Borrowing from a previous passage, it seems like every year I find myself in some round-table discussion amongst colleagues, debating the merits of so-called game-changing equipment in cycling. Not surprisingly, there’s widespread agreement that integrated shifting, clipless pedals, advancements in frame materials and perhaps even compact/sloping geometry, were all vanguards. But, from there, the conversation gets murky, with each of us positing what we feel are worthy inclusions to the list.
For me, the evolution of cycling apparel in the last decade or so has proven to be one of the most important paths toward achieving rider comfort and performance. Interestingly though, cycling apparel seems to have progressed at a much slower rate than bikes and components. Perhaps, it’s simply been a case of textiles progressing at a slower rate than other materials, or there’s been this prevailing belief in the industry that the bike reins supreme?
In either case, it’s been a long journey from my collegiate days of racing to the present, reflecting back on a jersey that felt like burlap against my skin and a chamois pad that provided less comfort than a blown-out crepe. Maybe there is some truth to the folklore that riders back in the Golden Age of cycling really did line their shorts with flanks of beef in order to better protect their nether regions? Anyway, back to the future.
The GORE name (now GOREWEAR as it relates to cycling) needs no introduction, as the company has been at the forefront of textile technology for decades, turning out performance fabrics that have become the foundation for sports apparel across virtually every discipline. In the case of cycling, GOREWEAR’s roots in the professional peloton can be traced all the way back the the mid-80’s, especially for its GORE-TEX waterproof jackets, a must-have garment for any rider hoping to thwart the elements. In fact, somewhere in the far-reaches of my basement, exists my 1980’s GORE-TEX rain jacket. Tough likely covered in debris at this point, I bet it’s probably still up for the task of shielding the wet.
In any case, while GORE-TEX continues to be the textile of choice for many brands to develop their products with, the GOREWEAR label has separately gone on to expand its own range of high-end cycling apparel to include jerseys, jackets, shorts, gloves, socks, headwear and other specialty garments. So, when the opportunity arose to review some of their latest togs, I was eager to evaluate the new Distance jersey and Distance 2.0 bibshorts.
The Distance Jersey
The Distance represents GOREWEAR’s flagship jersey, which features an ergonomically shaped neckline that’s designed to reduce pressure points, along with raw-cut sleeves that are aimed at ensuring an adaptive, comfortable fit and three gusseted rear pockets that include an additional zipper compartment.
Elsewhere, the jersey is punctuated by a full-length zipper and a rear silicone lining along the hem to help keep it from riding up, while a three-panel construction ensures optimal body-mapping. The jersey’s logos are also treated to reflective material in order to enhance visibility.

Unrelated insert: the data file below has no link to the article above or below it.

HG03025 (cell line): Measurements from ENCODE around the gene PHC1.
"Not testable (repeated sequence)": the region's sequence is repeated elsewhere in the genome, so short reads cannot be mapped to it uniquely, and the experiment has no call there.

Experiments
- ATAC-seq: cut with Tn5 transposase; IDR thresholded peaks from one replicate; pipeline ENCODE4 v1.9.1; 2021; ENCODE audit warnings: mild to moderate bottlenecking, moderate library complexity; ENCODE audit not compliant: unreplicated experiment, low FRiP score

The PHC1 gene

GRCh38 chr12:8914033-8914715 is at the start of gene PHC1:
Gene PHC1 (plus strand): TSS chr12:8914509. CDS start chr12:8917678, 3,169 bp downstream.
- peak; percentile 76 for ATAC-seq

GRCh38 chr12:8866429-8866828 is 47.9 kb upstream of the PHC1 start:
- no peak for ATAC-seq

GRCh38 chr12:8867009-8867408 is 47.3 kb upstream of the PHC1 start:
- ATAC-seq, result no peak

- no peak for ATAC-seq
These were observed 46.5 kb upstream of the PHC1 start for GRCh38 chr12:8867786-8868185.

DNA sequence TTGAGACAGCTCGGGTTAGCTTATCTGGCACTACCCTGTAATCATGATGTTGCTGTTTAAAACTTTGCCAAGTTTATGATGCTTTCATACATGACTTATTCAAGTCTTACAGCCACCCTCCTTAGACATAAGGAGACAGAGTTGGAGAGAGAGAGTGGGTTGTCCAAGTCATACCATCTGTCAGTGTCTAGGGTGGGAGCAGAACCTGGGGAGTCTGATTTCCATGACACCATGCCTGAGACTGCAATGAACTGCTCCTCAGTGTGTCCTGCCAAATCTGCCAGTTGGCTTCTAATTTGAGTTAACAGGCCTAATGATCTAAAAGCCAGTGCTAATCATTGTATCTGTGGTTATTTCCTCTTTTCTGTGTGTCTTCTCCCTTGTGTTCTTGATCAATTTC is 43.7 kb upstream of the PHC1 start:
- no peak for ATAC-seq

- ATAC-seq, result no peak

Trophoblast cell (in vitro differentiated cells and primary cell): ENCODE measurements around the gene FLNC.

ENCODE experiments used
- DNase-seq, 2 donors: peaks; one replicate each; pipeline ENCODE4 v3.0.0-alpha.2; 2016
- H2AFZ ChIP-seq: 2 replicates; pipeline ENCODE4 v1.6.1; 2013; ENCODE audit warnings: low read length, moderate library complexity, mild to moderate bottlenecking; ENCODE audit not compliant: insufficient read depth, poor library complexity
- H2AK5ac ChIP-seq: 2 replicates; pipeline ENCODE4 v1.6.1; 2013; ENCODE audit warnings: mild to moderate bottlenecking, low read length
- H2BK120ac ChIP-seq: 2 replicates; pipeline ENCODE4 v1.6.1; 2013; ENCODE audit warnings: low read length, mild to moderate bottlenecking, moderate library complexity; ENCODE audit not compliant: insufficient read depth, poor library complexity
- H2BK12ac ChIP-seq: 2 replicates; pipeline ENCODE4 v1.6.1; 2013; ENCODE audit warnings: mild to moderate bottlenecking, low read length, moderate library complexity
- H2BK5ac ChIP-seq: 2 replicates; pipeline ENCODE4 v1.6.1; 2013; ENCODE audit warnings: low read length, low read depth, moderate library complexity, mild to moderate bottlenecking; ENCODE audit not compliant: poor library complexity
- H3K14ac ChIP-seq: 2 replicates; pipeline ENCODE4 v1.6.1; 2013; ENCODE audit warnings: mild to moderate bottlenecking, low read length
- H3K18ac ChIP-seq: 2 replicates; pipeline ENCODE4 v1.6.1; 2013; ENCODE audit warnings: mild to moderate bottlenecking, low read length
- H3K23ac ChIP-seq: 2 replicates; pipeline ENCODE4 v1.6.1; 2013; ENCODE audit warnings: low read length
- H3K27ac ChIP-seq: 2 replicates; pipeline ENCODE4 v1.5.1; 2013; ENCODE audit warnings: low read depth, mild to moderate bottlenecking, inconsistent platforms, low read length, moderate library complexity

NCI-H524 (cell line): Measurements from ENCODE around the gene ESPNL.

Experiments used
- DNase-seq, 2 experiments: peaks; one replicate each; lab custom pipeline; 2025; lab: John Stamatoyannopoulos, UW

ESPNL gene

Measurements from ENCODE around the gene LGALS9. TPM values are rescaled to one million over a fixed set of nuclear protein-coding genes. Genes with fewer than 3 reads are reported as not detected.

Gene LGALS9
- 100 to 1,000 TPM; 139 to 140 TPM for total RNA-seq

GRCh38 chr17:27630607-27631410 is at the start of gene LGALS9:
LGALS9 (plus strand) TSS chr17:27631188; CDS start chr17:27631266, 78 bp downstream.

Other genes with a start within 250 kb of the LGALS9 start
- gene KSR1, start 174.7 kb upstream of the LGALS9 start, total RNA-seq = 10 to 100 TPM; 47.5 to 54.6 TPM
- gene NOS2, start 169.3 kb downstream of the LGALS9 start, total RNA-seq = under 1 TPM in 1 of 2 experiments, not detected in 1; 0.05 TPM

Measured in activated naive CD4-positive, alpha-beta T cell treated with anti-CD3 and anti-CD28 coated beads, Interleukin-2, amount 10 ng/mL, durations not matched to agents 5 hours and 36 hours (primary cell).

The Distance 2.0 Bibshorts
Like the jersey, the Distance 2.0 bibshort is GOREWEAR’s top-tier set of bottoms, comprising a similar three-panel construction with raw-cut legs and mesh, X-back style braces that provide what GOREWEAR describes as being “central to proper torso architecture”, while comfort comes courtesy of a multi-density, multi-layered foam chamois pad that features a male-specific channel aimed at reducing pressure in key places. Plus, GOREWEAR also added a “breathable cup” at the front of the pad in order to protect sensitive areas from wind chill.
However, what’s perhaps the most stand-out feature of both the bibshorts and jersey, is the material, which possesses a softer, smoother feel than any other “kit” that I’ve experienced. Moreover, it has slightly more hefty to it, yet at the same time feels light and airy as well.
Needless to say, the material is a tricky one to describe, so I decided to let the riding do the talking.
Firstly, I would describe the fit of the jersey and bibshorts as being a bit on the generous side, offering a tad more of room when compared to the typical “race-cut” European apparel that I’m accustom to. For example, I usually slot nicely into a size medium in most European brands. However, in this case, I probably could have dropped down to a size small in order to achieve better body contour, while at the same time not violating any obscenity laws. That said, I would recommend going one size down with the Distance jersey and bibshort.
Despite the material having more heft, out on the road the kit felt extremely comfortable against my skin, conceding nothing in the way of comfort and breathability. In fact, the more weighty material seemed to make the kit all the more unflappable, keeping things structured and composed even when swamped in perspiration.
Additionally, I especially liked the ventilated, X-back style braces, which both positioned and anchored the bibshorts extremely well across my chest and shoulders. Why some brands still resort to using spaghetti straps is beyond me?
In sum, the Distance jersey and Distance 2.0 bibshorts make for an exceptional duo, offering a level of performance that puts the garments on par with the very best that I’ve ridden in, especially given their reasonable price points of $150 and $200, respectively. Moreover, if you’re someone who isn’t into flash, but rather prefers a more subdued look, GORE offers the pieces in a number of understated colors that in my opinion impart pure elegance.
Oh, and there are women’s specific versions available as well.
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